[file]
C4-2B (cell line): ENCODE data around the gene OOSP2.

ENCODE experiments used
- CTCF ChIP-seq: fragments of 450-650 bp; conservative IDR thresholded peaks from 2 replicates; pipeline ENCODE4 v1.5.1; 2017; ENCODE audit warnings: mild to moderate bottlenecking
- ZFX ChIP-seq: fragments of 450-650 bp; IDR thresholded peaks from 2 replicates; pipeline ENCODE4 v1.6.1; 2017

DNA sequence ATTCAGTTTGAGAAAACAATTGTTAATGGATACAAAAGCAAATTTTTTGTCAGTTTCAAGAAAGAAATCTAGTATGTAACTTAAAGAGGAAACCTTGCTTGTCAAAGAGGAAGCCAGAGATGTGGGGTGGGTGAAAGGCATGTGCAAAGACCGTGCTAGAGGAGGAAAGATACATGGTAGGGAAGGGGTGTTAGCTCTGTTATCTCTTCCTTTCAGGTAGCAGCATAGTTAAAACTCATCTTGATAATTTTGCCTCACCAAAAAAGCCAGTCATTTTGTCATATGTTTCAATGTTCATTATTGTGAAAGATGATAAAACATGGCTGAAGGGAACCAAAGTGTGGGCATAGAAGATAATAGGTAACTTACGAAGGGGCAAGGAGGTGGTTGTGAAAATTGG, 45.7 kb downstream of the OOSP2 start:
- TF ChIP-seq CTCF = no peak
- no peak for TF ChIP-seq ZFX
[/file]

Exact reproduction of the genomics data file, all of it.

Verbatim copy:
C4-2B (cell line): ENCODE data around the gene OOSP2.

ENCODE experiments used
- CTCF ChIP-seq: fragments of 450-650 bp; conservative IDR thresholded peaks from 2 replicates; pipeline ENCODE4 v1.5.1; 2017; ENCODE audit warnings: mild to moderate bottlenecking
- ZFX ChIP-seq: fragments of 450-650 bp; IDR thresholded peaks from 2 replicates; pipeline ENCODE4 v1.6.1; 2017

DNA sequence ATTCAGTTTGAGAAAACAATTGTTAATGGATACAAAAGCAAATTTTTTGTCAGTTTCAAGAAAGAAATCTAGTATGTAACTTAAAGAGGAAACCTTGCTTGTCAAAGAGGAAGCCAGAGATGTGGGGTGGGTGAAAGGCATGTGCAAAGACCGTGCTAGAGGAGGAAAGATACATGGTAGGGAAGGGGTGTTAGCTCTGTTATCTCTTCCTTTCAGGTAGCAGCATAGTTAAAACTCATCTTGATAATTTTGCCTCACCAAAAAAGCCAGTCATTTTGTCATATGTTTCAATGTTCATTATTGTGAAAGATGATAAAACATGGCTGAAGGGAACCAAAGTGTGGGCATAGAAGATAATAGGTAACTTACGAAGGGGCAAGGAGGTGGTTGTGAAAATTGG, 45.7 kb downstream of the OOSP2 start:
- TF ChIP-seq CTCF = no peak
- no peak for TF ChIP-seq ZFX